Stone Circles Around the World

Enigmatic stone circles are found around the world and are always shrouded in mystery. Scholars and archaeologists have theories and debates in their efforts to understand what the intent of the ancients might have been. Stone circles capture our imaginations and excite our sense of wonder and curiosity. Let’s explore some of the most famous and fascinating stone circles from different cultures and time periods.

  • Stonehenge, England

    Stonehenge, England

    Probably the most famous stone circle in the world, Stonehenge is a prehistoric monument located in Wiltshire, England. Composed of large standing stones, it dates back to 3000-2000 BC and is believed to have been constructed by involving hundreds of people over a period of years. Its purpose is still a mystery, but many believe it had religious, cultural or astronomical uses.

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  • Callanish Stones, Scotland

    Callanish Stones, Scotland

    The Callanish Stones are located on the Isle of Lewis in Scotland. It is formed of a cruciform design of standing stones, surrounded by a circular ditch. It is believed to have been built between 2900 and 2600 BCE for ritual purposes.

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  • Stone Circles of Senegambia, Africa

    Stone Circles of Senegambia, Africa

    Located in the Gambia and Senegal areas of Africa, this group of stone circles is very prominent. Made of laterite stones, which were quarried and then transported to their location, these structures date back to the third century BCE.

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  • Mnajdra, Malta

    Mnajdra, Malta

    Located near the Mediterranean Sea, the Mnajdra Temple Complex dates back to 3600-2500 BC, was constructed in the form of a multi-tiered building with a layout of interconnected courts and chambers used for religious ceremonies.

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  • The Ring of Brodgar, Scotland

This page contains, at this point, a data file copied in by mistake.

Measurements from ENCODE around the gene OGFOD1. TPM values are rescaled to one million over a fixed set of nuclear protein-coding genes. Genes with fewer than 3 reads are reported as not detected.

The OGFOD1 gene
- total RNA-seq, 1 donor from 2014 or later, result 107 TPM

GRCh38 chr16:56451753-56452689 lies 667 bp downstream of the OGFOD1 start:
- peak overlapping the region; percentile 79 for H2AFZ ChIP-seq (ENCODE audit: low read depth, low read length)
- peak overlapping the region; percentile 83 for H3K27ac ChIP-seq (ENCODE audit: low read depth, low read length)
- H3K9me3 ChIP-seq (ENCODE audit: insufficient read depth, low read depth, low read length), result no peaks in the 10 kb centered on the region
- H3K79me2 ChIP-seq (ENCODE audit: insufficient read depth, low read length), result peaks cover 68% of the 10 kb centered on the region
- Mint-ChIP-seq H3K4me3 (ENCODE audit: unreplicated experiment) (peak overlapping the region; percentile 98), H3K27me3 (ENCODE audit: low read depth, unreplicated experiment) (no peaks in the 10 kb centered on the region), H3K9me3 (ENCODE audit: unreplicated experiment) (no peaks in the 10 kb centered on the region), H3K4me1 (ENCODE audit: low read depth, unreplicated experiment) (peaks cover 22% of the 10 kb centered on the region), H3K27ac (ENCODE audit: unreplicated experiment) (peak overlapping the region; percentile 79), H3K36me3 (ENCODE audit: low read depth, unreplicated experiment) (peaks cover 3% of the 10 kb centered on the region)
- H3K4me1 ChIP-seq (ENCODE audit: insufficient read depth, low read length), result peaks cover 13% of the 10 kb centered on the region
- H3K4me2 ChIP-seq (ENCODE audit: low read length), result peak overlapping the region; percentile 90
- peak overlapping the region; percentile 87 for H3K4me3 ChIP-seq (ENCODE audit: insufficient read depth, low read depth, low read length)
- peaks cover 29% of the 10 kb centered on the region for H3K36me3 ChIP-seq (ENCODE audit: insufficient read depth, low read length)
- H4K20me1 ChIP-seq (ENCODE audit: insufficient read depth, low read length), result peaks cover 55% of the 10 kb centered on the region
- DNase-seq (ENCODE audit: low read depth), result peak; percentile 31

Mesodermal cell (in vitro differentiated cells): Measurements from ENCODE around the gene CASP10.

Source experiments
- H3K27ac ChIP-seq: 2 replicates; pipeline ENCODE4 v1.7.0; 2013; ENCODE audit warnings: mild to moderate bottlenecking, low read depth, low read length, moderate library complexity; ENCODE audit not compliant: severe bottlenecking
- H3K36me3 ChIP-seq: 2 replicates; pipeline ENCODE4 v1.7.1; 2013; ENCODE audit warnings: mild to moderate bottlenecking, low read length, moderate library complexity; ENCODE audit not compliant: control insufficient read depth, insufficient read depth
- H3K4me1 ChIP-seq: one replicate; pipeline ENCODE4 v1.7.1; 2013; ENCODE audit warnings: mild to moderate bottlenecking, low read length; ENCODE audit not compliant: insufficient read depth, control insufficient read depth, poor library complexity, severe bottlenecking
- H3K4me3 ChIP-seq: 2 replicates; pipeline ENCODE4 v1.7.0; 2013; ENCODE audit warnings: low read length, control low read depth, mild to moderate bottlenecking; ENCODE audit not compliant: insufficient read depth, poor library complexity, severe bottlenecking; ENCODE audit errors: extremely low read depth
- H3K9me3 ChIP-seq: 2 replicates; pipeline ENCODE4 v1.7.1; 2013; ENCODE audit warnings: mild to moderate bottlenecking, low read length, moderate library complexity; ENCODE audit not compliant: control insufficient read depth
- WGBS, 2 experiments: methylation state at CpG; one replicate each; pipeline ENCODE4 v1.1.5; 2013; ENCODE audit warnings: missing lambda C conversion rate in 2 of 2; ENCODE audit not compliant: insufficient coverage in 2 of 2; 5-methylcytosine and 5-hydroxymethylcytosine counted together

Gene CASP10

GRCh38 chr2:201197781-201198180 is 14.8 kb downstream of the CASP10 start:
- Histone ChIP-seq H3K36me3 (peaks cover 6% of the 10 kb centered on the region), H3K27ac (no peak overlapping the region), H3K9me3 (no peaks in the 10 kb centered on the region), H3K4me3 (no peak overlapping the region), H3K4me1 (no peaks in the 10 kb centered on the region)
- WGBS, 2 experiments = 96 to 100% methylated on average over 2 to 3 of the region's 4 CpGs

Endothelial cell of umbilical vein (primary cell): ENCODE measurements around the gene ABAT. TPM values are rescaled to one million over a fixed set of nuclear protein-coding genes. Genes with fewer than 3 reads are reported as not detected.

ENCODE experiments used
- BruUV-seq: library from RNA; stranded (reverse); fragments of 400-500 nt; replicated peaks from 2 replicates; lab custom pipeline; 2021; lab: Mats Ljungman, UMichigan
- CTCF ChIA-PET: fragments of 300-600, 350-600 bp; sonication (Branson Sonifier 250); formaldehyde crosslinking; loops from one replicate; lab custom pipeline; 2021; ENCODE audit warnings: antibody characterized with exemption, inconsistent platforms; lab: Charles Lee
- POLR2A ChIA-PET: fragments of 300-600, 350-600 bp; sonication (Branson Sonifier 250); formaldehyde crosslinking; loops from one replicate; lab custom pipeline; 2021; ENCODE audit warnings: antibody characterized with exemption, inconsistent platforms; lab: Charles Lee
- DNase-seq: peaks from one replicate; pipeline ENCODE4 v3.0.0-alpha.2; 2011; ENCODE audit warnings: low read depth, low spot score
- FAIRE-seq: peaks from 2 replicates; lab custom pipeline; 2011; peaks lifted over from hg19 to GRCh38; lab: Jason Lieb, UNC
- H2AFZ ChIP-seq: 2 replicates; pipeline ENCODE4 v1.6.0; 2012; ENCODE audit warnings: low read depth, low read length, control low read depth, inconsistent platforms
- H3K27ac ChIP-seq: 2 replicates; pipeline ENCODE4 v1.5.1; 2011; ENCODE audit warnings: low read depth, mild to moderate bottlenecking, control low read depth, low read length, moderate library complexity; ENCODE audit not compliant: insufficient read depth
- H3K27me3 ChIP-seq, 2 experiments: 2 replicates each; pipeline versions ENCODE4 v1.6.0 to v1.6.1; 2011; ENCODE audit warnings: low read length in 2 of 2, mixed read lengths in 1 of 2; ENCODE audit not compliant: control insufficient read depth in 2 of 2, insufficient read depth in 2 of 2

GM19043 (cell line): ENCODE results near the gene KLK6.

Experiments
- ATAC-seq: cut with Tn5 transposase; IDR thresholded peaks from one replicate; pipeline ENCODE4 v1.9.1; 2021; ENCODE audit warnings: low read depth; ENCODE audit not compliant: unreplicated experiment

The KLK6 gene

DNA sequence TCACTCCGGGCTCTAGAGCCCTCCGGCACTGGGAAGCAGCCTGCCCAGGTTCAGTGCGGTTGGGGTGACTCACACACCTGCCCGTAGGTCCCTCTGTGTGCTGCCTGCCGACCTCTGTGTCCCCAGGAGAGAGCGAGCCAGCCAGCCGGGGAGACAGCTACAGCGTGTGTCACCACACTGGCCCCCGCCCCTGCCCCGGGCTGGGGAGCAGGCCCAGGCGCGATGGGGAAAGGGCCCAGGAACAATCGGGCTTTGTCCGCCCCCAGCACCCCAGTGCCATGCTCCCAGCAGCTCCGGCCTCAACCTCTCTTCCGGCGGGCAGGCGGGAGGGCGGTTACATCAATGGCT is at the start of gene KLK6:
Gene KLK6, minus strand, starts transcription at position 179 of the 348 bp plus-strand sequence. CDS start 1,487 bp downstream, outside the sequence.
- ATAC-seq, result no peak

The Ring of Brodgar, Scotland

    Located in Orkney, Scotland, it is a large henge and stone circle monument believed to have been constructed in the Neolithic period. Dating back to 2500 BC, archaeologists believe that this stone circle was created as a place of ritual.

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  • Castlerigg Stone Circle, England

    Castlerigg Stone Circle, England

    Situated in Cumbria, England, Castlerigg is one of the oldest surviving British stone circles, dating back to the Neolithic period. It is composed of 38 stones and has been utilized by pagans, Christians, and modern-day travelers for various purposes.

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  • Gobekli Tepe, Turkey

    Gobekli Tepe, Turkey

    This is the world’s oldest known temple — a Neolithic site located about 15 kilometers in the Turkish hills from Urfa. It is a complex of around 200 massive stone pillars and layered hill layers, with the structure being 11,000 years old.

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  • Avebury Standing Stones, England

    Avebury Standing Stones, England

    Avebury is a cult center from the British Neolithic era of Wiltshire. It consists of a large henge monument containing the world’s largest stone circle, each weighing up to 40 tons.

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  • The Carnac Stones, France

    The Carnac Stones, France

    Located in Brittany, France, this collection of stones consists of around 3.000 pre-Celtic standing stones arranged over an area of more than one kilometer. These stones also have astrological meaning and were believed to be a significant pilgrimage site.

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